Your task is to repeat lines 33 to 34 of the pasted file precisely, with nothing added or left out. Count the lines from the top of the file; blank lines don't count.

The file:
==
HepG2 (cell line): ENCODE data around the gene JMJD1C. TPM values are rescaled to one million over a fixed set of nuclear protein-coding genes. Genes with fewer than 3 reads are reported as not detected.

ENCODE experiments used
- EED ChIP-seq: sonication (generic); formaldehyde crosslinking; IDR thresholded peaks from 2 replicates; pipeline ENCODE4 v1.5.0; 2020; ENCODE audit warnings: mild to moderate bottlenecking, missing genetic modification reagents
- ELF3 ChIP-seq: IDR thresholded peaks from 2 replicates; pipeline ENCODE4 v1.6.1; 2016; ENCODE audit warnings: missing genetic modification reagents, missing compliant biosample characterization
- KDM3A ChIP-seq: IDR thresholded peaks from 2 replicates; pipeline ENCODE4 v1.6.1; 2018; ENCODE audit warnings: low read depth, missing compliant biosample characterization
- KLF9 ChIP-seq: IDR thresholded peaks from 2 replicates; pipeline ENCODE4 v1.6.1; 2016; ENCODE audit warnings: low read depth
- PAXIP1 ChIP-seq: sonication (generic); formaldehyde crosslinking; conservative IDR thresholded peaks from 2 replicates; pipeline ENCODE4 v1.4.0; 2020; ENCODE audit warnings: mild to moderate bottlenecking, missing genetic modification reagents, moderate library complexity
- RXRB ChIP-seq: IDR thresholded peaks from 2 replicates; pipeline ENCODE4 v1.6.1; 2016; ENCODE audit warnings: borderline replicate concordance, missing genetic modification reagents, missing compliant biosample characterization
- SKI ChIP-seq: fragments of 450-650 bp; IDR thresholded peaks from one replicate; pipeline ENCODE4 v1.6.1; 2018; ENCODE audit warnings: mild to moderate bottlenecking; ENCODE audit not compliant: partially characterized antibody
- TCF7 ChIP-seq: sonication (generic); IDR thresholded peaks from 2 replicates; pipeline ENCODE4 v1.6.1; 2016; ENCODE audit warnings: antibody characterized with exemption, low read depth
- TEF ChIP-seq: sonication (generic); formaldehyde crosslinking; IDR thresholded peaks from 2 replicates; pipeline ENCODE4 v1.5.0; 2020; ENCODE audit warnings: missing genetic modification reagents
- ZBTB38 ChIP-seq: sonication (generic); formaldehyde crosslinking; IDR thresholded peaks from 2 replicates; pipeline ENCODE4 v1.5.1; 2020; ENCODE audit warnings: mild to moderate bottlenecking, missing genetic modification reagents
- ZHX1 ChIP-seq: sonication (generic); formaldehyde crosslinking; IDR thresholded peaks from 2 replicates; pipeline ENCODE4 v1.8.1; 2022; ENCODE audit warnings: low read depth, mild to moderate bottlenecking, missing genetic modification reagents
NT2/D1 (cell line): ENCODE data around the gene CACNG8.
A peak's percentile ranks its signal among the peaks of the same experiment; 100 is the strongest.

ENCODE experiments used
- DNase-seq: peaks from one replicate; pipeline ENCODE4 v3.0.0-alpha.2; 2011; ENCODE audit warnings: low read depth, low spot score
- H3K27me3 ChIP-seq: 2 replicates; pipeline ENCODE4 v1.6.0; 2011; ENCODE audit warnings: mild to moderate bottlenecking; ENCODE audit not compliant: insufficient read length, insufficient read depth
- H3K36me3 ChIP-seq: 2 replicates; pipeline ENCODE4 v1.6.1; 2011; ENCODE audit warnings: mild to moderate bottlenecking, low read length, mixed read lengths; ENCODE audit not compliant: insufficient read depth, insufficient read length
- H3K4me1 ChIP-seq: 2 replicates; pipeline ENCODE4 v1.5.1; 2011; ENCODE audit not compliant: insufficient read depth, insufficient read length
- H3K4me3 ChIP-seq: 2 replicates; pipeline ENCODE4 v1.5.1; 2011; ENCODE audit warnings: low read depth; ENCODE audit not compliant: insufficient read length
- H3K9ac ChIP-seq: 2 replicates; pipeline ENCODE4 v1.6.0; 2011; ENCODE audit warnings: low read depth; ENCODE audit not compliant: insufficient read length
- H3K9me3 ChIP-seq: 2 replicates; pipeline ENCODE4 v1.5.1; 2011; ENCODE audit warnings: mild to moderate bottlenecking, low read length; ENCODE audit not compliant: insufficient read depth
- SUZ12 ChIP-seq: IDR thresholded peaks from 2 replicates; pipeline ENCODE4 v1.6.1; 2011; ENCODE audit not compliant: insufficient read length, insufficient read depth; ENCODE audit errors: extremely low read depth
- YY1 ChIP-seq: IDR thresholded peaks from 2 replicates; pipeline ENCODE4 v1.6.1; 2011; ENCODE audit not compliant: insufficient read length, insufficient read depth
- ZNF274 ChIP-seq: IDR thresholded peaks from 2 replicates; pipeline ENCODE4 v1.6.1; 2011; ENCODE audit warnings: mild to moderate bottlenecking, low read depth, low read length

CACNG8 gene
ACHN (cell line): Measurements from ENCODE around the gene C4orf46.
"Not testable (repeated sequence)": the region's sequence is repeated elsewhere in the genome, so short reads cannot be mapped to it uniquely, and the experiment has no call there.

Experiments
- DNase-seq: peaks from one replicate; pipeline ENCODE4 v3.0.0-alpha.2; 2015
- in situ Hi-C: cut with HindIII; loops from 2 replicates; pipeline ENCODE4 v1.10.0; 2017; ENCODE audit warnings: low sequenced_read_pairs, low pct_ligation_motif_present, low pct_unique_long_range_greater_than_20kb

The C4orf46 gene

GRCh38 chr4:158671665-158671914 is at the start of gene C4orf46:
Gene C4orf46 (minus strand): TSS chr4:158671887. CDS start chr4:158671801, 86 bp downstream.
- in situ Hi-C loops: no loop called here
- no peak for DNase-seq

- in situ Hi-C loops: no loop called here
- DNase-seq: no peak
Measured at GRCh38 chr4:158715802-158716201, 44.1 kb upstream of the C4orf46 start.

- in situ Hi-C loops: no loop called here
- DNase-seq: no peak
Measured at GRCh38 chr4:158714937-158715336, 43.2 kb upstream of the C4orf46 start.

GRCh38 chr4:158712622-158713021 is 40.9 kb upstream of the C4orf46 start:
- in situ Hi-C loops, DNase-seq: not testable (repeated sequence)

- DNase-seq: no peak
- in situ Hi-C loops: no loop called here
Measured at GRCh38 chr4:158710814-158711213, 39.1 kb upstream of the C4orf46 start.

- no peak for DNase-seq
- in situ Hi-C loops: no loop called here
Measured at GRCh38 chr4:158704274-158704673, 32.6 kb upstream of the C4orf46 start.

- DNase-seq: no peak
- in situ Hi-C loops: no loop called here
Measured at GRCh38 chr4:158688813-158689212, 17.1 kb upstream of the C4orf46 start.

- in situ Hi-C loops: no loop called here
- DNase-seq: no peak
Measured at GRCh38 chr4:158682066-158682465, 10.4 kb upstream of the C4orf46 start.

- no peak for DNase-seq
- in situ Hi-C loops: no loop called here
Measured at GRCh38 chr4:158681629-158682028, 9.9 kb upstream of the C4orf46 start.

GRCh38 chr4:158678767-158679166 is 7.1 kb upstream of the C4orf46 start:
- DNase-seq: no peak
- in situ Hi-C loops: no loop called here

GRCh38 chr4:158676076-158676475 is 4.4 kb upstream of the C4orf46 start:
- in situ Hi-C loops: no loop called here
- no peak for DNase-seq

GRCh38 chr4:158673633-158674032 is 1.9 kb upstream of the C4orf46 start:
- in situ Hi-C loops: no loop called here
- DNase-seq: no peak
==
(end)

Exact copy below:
The C4orf46 gene

GRCh38 chr4:158671665-158671914 is at the start of gene C4orf46: